I say “tuckered out” a lot and apparently this is a result of me residing with my grandparents because no one uses this phrase and my bf often makes fun of me for saying it.

janbb's avatar

@OreetCocker Sounds like you’re a Yorkshireman!

“Ready to roll.”

tinyfaery's avatar

We used to say “scratch” or “moted” when someone was proved wrong or made a mistake.

aprilsimnel's avatar

By Jiminy!
Dad gum
Gee, whillikers!
Swell
Neato
Professor Egghead
I wish my brother George was here… (from Liberace’s TV show in the 50s)
Zip! POW! To the moon, Alice!

nxknxk's avatar

My mother often uses the word ‘song’ to suggest a very low price or amount of money. As in, ‘She sold that house for a song.’ Or, ‘He got that tractor for a song.’

She also says ‘sow your wild oats.’ There are variations on it. I guess it means this: ‘to do wild and foolish things in one’s youth’.

She’s from Texas.

aprilsimnel's avatar

Check out this page (may not be SFW or anyone)! And why was I shocked to see that there was slang for heroin in those days? D’uuuuh.

Beeswax is from the 20s, as in “none of your beeswax!” Also, things could be “the bees’ knees.” And I still say both though I was born 45+ years later.

SuperMouse's avatar

Say goodnight Gracie
Goodnight Mrs. Kalabash wherever you are

6rant6's avatar

Along the lines of Maltese Falcon
Gat, rod, – gun
Moll, skirt, dame – woman
Moola, greenbacks, bread – Money
Copper, flatfoot – Cop

ccrow's avatar

Peachy.

Dog's avatar

@ccrow Love the close up avatar!

Judi's avatar

@ccrow ; that looks a lot like my dog molly!

majorrich's avatar

SMITE! Love that word!

gailcalled's avatar

@Judi: @chyna also has a dog named Molly.

Dog's avatar

Wing Nut

chyna's avatar

@gailcalled @Judi Best name ever for a dog.

chyna's avatar

@Dog What does Wing Nut mean? Perhaps it is a west coast saying that us easterner’s haven’t heard?

gailcalled's avatar

It means that someone has bats in his bellfry.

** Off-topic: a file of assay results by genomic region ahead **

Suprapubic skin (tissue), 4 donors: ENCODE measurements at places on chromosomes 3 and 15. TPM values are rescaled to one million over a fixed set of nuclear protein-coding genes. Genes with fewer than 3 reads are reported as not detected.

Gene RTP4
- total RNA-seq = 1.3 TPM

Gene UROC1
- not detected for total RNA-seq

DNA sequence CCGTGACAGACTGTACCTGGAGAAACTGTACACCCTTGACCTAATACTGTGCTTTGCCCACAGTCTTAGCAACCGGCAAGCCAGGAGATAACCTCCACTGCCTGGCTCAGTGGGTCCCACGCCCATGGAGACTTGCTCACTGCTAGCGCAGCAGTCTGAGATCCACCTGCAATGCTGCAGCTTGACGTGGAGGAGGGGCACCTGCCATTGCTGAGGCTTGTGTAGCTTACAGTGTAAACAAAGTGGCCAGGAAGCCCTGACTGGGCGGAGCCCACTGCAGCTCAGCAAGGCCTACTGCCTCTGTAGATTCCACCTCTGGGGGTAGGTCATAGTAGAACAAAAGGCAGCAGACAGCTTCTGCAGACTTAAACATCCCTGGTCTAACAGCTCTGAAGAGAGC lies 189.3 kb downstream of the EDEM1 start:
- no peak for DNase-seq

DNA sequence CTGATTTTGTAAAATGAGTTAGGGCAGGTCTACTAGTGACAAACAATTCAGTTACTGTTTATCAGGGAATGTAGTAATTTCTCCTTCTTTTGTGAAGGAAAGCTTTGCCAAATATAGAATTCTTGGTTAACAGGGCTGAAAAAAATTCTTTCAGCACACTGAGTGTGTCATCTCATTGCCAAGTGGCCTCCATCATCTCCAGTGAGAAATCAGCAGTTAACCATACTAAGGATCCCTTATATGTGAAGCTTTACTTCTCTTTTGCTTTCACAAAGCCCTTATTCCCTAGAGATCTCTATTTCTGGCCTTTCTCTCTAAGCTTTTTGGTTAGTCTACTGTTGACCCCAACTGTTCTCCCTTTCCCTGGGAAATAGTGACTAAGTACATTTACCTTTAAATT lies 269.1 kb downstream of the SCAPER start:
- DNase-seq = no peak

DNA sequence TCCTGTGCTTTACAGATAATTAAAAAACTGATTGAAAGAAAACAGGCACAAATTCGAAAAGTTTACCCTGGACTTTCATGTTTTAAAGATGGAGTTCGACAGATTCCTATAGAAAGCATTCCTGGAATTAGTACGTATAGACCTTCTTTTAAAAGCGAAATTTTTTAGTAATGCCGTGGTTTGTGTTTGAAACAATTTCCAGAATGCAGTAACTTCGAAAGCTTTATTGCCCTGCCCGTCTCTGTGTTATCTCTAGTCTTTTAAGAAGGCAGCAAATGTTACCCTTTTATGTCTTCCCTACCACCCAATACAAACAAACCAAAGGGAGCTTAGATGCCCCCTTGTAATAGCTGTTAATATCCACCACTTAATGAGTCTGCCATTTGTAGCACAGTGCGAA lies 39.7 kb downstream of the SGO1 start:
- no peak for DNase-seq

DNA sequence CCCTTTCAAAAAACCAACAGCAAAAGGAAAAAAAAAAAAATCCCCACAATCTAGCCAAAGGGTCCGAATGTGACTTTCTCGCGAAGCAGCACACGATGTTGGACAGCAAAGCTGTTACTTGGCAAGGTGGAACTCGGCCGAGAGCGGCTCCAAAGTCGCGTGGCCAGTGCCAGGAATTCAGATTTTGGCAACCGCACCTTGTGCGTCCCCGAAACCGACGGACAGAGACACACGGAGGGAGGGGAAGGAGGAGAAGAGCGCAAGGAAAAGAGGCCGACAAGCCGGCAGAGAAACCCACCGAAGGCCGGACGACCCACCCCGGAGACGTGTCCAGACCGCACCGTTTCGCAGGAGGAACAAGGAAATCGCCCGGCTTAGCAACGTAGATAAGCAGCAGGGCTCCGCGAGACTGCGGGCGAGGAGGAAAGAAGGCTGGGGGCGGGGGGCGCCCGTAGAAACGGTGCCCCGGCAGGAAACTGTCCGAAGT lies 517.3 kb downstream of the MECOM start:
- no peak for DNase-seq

chyna's avatar

@gailcalled Ah, now that is an expression I know.

filmfann's avatar

“Boarding house reach” refers to reaching across the table for a plate that should have been handed down.
Having a hitch in your get-along is another great one.

Sueanne_Tremendous's avatar

Loved these, you guys! I’m going to make a list (@aprilsimnel: great link to the 30’s list!) and promise to start using some of these.

nxknxk's avatar

@chyna

My corgi is also named Molly. ._.

Dog's avatar

“Egad!”
“A stitch in time saves nine”
“Blast”
“Swell”
“Dandy”
“Your Mother wears army shoes”
“Mad as a hatter”
“Rubber Biscuit”
“Eat my grits”
“That’s Cherry”
“Birds of a feather flock together”
“Jasper”
“Owl Hoot”
“Elevator does not go to the top floor”
“Plum dandy”

(sorry if any of the above have been said- I am on sleep deprivation)

Judi's avatar

He was nice enough but her was Half a bubble off plumb.

majorrich's avatar

Yer mudders callin’

UScitizen's avatar

“Riding the blind” ... It means to ride in the frame beneath a box car. In the blind spot, where the conductor can’t see you while the train is moving.

UScitizen's avatar

I gave him “all nine yards.” Several maybes on where this came from. One popular one is that the .50 caliber machine gun used in US fighter planes from world war two had nine yard ammunition belts.

UScitizen's avatar

He was a “rounder.” Means he’s no good.

6rant6's avatar

“The whole nine yards,” I thought came from cement trucks. The load was measured in (cubic) yards, and a standard truck was nine of ‘em.

laureth's avatar

And I’d heard it meant wearing the 9-yards of Great Kilt like a true Scotsman, and not just the smaller, “wee kilt.” <shrug>

aprilsimnel's avatar

Well, wait, now, I like a wee kilt! On a Scotsman. Easier to remove.

6rant6's avatar

If I’m not mistaken, I believe that “Plum Dandy” has been supplanted by “Plum Diddy”.
I’m just sayin’..

MorenoMelissa1's avatar

I like the catch phase “Cat’s Pajama’s”

gailcalled's avatar

@MorenoMelissa1: MIlo here; I wouldn’t be caught dead in pajamas. I sleep (most of the day) in my luxuriant black and white coat.